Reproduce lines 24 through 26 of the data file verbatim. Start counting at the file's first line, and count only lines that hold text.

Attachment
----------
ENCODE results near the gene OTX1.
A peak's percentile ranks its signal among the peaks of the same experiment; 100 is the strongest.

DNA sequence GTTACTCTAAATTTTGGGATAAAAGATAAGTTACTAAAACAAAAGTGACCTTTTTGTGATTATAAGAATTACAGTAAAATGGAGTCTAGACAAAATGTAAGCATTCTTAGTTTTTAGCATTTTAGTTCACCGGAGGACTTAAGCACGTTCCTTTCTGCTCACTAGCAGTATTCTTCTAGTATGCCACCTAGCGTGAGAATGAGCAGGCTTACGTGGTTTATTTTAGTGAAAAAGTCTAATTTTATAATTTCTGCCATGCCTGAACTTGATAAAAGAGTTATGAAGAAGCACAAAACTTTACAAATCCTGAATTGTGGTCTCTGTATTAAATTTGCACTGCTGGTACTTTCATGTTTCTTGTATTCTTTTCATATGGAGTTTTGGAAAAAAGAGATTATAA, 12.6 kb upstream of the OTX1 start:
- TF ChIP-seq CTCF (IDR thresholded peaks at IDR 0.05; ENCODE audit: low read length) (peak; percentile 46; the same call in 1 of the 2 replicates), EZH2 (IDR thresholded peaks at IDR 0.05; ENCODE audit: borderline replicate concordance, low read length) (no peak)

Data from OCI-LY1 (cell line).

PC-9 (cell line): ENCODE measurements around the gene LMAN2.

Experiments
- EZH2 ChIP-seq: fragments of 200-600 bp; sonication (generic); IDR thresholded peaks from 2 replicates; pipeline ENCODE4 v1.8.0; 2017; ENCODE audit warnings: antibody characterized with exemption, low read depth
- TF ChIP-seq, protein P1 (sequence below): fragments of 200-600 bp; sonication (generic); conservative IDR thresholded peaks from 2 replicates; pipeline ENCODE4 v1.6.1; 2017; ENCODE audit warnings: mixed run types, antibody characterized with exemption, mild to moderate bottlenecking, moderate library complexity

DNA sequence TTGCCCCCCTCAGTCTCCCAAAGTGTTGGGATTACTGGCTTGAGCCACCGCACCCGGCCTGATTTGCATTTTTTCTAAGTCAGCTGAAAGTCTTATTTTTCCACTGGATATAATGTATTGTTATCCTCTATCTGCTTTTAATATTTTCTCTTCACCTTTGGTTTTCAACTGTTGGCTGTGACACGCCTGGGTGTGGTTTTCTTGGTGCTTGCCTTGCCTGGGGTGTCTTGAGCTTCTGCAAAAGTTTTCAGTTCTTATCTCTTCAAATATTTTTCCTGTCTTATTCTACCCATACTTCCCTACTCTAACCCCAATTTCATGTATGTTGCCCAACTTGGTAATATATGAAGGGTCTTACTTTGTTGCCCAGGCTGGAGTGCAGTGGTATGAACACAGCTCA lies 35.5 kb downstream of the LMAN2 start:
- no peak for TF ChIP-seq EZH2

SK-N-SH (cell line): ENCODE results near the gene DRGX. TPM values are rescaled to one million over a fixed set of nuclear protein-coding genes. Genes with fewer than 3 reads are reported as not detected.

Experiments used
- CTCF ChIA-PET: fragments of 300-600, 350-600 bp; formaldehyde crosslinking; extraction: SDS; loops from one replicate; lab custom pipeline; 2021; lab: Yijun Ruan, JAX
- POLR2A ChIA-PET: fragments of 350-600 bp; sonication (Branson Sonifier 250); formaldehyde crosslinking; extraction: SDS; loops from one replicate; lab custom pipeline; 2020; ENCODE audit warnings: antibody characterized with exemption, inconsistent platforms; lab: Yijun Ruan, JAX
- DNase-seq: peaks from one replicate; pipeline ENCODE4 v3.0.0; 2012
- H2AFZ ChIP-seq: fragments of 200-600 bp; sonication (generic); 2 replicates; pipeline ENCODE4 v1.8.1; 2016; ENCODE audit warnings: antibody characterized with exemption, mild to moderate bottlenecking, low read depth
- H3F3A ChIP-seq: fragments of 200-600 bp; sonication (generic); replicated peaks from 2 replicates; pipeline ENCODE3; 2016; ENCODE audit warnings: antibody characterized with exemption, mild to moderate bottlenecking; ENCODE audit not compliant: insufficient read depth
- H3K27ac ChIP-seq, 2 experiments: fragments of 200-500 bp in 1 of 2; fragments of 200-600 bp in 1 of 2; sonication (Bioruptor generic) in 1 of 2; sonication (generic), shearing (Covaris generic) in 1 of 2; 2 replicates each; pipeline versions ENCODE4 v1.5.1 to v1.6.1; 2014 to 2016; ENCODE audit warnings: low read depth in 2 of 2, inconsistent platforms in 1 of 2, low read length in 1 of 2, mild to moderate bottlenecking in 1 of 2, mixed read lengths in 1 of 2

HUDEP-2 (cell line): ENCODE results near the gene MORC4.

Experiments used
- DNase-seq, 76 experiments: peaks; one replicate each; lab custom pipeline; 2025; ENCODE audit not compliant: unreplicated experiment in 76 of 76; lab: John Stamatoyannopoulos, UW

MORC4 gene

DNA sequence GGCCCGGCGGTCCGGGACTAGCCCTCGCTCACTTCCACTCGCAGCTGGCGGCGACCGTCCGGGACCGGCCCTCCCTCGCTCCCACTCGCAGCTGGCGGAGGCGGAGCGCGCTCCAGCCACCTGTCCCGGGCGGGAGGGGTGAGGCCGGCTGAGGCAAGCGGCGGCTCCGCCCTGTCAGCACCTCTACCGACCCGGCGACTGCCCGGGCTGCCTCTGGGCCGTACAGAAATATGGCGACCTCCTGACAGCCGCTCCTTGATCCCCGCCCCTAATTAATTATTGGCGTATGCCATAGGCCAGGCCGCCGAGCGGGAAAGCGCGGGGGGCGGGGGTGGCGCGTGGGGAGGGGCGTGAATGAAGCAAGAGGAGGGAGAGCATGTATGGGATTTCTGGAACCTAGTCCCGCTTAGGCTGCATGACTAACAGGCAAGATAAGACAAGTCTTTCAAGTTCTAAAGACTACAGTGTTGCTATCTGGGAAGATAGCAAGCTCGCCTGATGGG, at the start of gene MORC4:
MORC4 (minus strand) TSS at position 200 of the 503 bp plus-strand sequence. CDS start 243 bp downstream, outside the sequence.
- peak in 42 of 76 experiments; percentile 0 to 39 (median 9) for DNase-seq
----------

DNA sequence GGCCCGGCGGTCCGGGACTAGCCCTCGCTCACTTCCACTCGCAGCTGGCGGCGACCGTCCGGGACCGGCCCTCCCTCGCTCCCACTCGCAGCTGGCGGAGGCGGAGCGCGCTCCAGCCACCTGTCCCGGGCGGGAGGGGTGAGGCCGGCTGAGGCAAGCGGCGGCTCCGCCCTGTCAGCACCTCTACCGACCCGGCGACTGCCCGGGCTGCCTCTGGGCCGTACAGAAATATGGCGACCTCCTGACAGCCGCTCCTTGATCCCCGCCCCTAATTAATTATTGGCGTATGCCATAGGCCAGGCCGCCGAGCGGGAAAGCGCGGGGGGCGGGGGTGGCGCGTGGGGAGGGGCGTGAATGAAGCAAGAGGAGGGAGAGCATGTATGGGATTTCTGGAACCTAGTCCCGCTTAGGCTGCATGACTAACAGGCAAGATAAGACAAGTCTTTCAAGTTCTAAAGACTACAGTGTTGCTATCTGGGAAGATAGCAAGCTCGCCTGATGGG, at the start of gene MORC4:
MORC4 (minus strand) TSS at position 200 of the 503 bp plus-strand sequence. CDS start 243 bp downstream, outside the sequence.
- peak in 42 of 76 experiments; percentile 0 to 39 (median 9) for DNase-seq